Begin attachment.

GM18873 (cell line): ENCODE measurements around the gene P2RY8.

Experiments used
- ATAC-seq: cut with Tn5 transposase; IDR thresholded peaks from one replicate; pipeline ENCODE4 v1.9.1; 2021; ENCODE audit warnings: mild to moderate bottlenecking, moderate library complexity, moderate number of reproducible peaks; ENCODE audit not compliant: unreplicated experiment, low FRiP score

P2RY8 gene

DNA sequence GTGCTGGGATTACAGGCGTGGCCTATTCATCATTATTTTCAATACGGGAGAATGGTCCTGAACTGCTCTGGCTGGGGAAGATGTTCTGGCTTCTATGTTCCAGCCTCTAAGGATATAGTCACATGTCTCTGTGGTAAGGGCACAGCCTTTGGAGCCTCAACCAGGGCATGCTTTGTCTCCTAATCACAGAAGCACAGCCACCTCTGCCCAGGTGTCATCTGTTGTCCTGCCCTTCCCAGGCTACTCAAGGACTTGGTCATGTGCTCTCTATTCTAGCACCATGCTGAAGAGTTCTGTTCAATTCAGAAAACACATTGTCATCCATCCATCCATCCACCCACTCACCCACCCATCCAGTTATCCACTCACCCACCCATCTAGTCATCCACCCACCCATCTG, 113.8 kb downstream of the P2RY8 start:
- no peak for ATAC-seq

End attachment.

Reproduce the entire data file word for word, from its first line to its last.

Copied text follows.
GM18873 (cell line): ENCODE measurements around the gene P2RY8.

Experiments used
- ATAC-seq: cut with Tn5 transposase; IDR thresholded peaks from one replicate; pipeline ENCODE4 v1.9.1; 2021; ENCODE audit warnings: mild to moderate bottlenecking, moderate library complexity, moderate number of reproducible peaks; ENCODE audit not compliant: unreplicated experiment, low FRiP score

P2RY8 gene

DNA sequence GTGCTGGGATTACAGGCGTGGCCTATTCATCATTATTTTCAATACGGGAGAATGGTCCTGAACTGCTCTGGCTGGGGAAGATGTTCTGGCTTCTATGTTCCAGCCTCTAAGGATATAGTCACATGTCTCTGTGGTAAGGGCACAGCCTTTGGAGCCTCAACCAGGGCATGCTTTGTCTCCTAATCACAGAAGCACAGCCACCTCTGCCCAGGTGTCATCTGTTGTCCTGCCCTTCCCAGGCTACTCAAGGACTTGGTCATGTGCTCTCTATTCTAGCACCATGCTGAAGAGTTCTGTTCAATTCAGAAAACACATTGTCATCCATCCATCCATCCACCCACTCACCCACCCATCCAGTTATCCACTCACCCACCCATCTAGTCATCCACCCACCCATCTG, 113.8 kb downstream of the P2RY8 start:
- no peak for ATAC-seq